SANAA, Yemen — Tensions between Yemeni President Ali Abdullah Saleh and an influential dissident general escalated Saturday amid fresh assaults that killed at least 40 people and injured scores. The mounting violence came a day after Saleh abruptly returned from Saudi Arabia after nearly four months and called for a cease-fire and a return to negotiations to solve Yemen’s crisis.
In a sternly worded statement, Gen. Ali Mohsen al-Ahmar, whose forces control many parts of the capital, warned that Saleh was propelling the country toward civil war and urged the United States, Yemen’s Persian Gulf neighbors and the international community to stop him.
Mohsen called Saleh “ignorant and bloodthirsty” and compared him to the Roman emperor Nero, burning down his own city.
“With his return, Yemen is experiencing sweeping chaos, and the harbingers of a crushing civil war which this ignorant man is determined to ignite,” he said in the statement.
He urged the international community to “deter him, stop his irresponsible actions where he intends to ignite a civil war that would bring down the whole country and have repercussions on the whole region and on world peace.”
Mohsen’s statement — his strongest public rebuke of Saleh since Yemen’s populist uprising began in February — came shortly after mortar shells fell on the main base of his 1st Armored Division, killing 11 troops and injuring more than 100, according to Mohsen’s aides. Suspicion immediately fell on forces loyal to Saleh who have battled Mohsen’s troops over the past six days in Sanaa.
Saleh spokesman Ahmed al-Sufi denied that government forces were behind the assault and said it was a ploy by the general to target the president.
“Ali Mohsen condemns the attacks that he himself makes,” Sufi said.
In another part of the capital, government forces attacked Change Square — a sprawling camp where activists have staged an eight-month sit-in to end Saleh’s 33-year reign — with mortar shells and heavy gunfire in Saturday’s pre-dawn darkness. Rooftop snipers shot at protesters and Mohsen’s soldiers protecting the square. As many as 17 were killed and scores injured, according to medics at a makeshift hospital inside the square. Other medics said the toll was higher. Hundreds more were forced to flee.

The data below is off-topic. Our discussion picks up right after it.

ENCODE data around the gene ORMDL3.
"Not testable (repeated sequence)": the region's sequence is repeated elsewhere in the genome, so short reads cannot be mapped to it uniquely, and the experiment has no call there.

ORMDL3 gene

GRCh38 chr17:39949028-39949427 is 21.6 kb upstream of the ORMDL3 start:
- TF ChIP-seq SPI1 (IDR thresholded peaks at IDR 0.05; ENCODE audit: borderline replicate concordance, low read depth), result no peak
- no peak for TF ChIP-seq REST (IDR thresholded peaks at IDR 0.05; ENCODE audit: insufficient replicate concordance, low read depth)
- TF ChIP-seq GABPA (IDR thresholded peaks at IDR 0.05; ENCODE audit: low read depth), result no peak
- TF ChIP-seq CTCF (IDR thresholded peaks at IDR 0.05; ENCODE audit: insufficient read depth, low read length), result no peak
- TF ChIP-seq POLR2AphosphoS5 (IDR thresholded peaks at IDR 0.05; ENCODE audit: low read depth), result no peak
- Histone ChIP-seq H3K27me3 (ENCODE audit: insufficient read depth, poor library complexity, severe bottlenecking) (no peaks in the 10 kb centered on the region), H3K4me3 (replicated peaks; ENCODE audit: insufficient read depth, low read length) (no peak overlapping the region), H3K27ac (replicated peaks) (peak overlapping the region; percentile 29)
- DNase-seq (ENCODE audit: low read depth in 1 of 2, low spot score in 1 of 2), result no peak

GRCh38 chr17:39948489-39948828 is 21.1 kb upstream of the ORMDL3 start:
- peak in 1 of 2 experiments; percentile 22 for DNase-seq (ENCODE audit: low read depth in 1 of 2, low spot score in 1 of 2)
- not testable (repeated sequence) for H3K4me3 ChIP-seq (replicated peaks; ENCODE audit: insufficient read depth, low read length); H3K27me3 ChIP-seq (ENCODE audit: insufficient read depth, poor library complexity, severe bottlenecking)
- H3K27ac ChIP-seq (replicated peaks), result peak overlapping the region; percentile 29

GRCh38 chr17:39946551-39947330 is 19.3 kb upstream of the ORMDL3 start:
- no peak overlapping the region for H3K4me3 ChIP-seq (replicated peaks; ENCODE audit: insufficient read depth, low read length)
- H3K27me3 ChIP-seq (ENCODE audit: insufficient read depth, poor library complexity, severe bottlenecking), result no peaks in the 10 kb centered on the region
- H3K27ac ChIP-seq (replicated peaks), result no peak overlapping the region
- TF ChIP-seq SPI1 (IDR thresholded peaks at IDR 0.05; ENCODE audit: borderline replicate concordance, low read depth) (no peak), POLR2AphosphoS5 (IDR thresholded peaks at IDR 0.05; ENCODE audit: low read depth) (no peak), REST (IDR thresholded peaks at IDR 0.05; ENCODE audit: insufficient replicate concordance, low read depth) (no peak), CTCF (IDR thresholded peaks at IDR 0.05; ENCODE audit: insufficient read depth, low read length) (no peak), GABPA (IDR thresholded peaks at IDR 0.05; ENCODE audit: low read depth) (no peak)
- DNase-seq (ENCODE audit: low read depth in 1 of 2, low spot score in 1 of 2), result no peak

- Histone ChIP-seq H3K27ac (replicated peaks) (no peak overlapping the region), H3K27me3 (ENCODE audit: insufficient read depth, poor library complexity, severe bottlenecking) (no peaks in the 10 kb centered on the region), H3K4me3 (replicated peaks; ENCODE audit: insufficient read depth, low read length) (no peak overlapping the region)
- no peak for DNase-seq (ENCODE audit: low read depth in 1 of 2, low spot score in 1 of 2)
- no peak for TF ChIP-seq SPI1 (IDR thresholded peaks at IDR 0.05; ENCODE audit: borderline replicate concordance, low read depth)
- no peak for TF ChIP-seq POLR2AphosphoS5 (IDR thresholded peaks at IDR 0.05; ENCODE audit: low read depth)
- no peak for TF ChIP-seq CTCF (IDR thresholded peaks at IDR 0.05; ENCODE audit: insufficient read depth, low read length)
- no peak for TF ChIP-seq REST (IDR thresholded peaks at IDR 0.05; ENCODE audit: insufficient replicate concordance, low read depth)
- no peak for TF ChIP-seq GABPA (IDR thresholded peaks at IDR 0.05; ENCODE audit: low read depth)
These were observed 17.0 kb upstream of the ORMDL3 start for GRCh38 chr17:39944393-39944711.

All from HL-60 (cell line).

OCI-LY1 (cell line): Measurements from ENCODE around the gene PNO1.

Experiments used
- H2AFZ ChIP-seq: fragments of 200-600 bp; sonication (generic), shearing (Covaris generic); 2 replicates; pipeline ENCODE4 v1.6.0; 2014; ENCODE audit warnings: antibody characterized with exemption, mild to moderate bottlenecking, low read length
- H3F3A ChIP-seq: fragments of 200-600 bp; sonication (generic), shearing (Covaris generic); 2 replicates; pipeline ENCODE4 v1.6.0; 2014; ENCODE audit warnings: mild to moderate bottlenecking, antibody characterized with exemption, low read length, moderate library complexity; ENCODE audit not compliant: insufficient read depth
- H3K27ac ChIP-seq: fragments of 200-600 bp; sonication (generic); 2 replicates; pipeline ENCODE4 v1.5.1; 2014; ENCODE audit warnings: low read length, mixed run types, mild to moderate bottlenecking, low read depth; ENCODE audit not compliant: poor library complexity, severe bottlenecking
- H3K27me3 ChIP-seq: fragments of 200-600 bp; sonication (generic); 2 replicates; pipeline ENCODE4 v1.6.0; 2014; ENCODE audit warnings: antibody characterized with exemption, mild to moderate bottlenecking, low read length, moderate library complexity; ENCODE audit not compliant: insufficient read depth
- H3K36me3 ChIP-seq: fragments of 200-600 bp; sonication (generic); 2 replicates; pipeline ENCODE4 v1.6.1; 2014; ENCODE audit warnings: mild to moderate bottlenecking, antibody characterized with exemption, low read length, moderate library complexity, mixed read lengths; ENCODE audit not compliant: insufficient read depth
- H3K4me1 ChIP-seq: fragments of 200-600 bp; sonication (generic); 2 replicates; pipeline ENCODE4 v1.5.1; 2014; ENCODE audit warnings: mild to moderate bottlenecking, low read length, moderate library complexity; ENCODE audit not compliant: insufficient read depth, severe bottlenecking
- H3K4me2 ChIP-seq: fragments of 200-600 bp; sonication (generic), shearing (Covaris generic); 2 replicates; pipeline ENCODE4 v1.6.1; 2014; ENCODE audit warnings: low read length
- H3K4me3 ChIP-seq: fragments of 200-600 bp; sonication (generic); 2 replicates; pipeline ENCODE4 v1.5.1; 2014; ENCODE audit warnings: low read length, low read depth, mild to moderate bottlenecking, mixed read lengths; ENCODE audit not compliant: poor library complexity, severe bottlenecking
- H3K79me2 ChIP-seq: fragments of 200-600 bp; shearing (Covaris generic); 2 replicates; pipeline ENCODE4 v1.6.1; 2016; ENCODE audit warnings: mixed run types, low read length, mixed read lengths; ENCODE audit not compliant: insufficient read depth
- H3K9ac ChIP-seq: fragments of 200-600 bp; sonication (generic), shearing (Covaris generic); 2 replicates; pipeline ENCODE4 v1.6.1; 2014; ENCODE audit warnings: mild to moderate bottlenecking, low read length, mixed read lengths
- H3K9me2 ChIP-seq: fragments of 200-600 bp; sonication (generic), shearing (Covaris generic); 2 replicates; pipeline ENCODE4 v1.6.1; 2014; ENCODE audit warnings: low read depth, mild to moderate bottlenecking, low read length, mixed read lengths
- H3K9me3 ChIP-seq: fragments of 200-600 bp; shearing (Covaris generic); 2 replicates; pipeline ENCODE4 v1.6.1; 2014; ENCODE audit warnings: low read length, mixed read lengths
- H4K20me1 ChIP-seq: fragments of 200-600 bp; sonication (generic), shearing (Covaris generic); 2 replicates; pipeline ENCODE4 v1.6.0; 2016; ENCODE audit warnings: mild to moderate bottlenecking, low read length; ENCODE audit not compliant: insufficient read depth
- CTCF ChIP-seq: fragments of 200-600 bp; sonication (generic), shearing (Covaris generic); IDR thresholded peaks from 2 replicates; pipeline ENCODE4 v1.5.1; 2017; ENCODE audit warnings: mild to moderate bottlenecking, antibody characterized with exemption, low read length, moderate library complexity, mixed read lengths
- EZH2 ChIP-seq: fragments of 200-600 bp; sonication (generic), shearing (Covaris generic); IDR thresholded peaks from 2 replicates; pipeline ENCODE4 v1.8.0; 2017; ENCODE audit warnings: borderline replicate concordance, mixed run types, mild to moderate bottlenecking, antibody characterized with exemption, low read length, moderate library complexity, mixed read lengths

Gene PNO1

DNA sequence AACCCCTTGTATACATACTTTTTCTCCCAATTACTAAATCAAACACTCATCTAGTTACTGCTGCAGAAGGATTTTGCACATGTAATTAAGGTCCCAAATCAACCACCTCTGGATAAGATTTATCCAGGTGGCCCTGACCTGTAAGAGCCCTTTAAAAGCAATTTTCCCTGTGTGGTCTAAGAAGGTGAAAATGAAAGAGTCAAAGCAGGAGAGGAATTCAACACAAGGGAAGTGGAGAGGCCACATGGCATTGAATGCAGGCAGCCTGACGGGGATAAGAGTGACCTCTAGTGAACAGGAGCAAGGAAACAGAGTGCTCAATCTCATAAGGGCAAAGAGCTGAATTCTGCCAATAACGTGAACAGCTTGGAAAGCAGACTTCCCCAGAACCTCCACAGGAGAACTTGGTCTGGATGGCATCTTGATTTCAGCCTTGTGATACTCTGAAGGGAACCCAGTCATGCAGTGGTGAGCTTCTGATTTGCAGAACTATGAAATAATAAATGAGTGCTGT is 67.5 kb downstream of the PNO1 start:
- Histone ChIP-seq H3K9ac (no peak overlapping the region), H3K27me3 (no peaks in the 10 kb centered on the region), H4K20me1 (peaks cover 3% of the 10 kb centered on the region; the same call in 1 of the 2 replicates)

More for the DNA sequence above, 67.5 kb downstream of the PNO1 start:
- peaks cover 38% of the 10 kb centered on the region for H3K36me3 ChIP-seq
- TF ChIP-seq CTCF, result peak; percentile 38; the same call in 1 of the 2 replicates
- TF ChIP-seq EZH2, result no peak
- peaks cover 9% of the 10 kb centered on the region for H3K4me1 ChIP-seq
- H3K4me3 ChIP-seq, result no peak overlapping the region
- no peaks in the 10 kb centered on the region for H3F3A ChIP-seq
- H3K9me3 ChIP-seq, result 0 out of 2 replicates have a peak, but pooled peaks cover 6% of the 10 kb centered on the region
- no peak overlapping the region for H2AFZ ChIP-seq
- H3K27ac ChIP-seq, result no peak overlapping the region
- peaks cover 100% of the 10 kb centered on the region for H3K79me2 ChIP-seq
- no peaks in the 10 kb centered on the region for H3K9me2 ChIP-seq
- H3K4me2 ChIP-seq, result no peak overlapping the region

“Seventy percent of the dead and injured were shot by snipers,” said Mohammed al-Qubati, a medic who manages the makeshift hospital.
In the capital’s Hassabah district, Saleh’s forces clashed with tribesmen loyal to the Ahmar family, killing at least 18 tribal fighters, the family said. The Ahmars, who are not related to Mohsen, lead Hashid, Yemen’s most powerful tribal confederation.
Interior Minister Mouthar al-Masri told reporters Saturday that eight government soldiers had been killed and dozens injured, although he did not specify when or where those casualties took place. He also denied any government hand in the attack on Change Square, describing it as the work of “extremists.”
Once Saleh’s right-hand man, Mohsen defected in March after snipers loyal to Saleh killed dozens of protesters. His soldiers have vowed to protect the demonstrators from attacks by Saleh’s forces and end Saleh’s rule.
Saleh returned from Saudi Arabia, where he received treatment for severe injuries suffered in June in an attack on his presidential compound. Many Yemenis fear that his return will inflame violence, and Saturday’s attacks appeared to be an attempt to retaliate against his rivals. But such tactics could propel Yemen toward civil war.
In his statement, Mohsen warned that his troops were in a position to remove Saleh and to “restore the power usurped by this gang,” referring to Saleh’s family. But he said that Yemen’s peaceful uprising would continue to push for the fall of the regime.